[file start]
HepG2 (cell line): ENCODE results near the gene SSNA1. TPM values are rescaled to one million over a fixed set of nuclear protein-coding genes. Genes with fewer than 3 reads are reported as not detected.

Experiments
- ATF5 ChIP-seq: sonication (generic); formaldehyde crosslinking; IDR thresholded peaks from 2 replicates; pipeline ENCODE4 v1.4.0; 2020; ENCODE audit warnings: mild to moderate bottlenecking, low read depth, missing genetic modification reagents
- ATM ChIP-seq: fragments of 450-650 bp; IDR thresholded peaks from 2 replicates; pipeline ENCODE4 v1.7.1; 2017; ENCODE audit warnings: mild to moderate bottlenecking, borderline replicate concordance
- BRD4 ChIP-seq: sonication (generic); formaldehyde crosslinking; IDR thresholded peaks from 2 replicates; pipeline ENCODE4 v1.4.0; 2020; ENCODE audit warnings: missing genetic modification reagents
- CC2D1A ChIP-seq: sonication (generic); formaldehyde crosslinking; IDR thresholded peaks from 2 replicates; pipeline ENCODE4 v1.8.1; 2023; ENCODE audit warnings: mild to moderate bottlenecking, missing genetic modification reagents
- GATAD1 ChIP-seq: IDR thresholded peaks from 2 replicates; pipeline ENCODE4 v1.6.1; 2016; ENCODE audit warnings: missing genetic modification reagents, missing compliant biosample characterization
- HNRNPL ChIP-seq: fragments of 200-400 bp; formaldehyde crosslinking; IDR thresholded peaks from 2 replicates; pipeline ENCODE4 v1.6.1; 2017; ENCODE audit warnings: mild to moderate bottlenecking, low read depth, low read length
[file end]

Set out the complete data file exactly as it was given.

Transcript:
HepG2 (cell line): ENCODE results near the gene SSNA1. TPM values are rescaled to one million over a fixed set of nuclear protein-coding genes. Genes with fewer than 3 reads are reported as not detected.

Experiments
- ATF5 ChIP-seq: sonication (generic); formaldehyde crosslinking; IDR thresholded peaks from 2 replicates; pipeline ENCODE4 v1.4.0; 2020; ENCODE audit warnings: mild to moderate bottlenecking, low read depth, missing genetic modification reagents
- ATM ChIP-seq: fragments of 450-650 bp; IDR thresholded peaks from 2 replicates; pipeline ENCODE4 v1.7.1; 2017; ENCODE audit warnings: mild to moderate bottlenecking, borderline replicate concordance
- BRD4 ChIP-seq: sonication (generic); formaldehyde crosslinking; IDR thresholded peaks from 2 replicates; pipeline ENCODE4 v1.4.0; 2020; ENCODE audit warnings: missing genetic modification reagents
- CC2D1A ChIP-seq: sonication (generic); formaldehyde crosslinking; IDR thresholded peaks from 2 replicates; pipeline ENCODE4 v1.8.1; 2023; ENCODE audit warnings: mild to moderate bottlenecking, missing genetic modification reagents
- GATAD1 ChIP-seq: IDR thresholded peaks from 2 replicates; pipeline ENCODE4 v1.6.1; 2016; ENCODE audit warnings: missing genetic modification reagents, missing compliant biosample characterization
- HNRNPL ChIP-seq: fragments of 200-400 bp; formaldehyde crosslinking; IDR thresholded peaks from 2 replicates; pipeline ENCODE4 v1.6.1; 2017; ENCODE audit warnings: mild to moderate bottlenecking, low read depth, low read length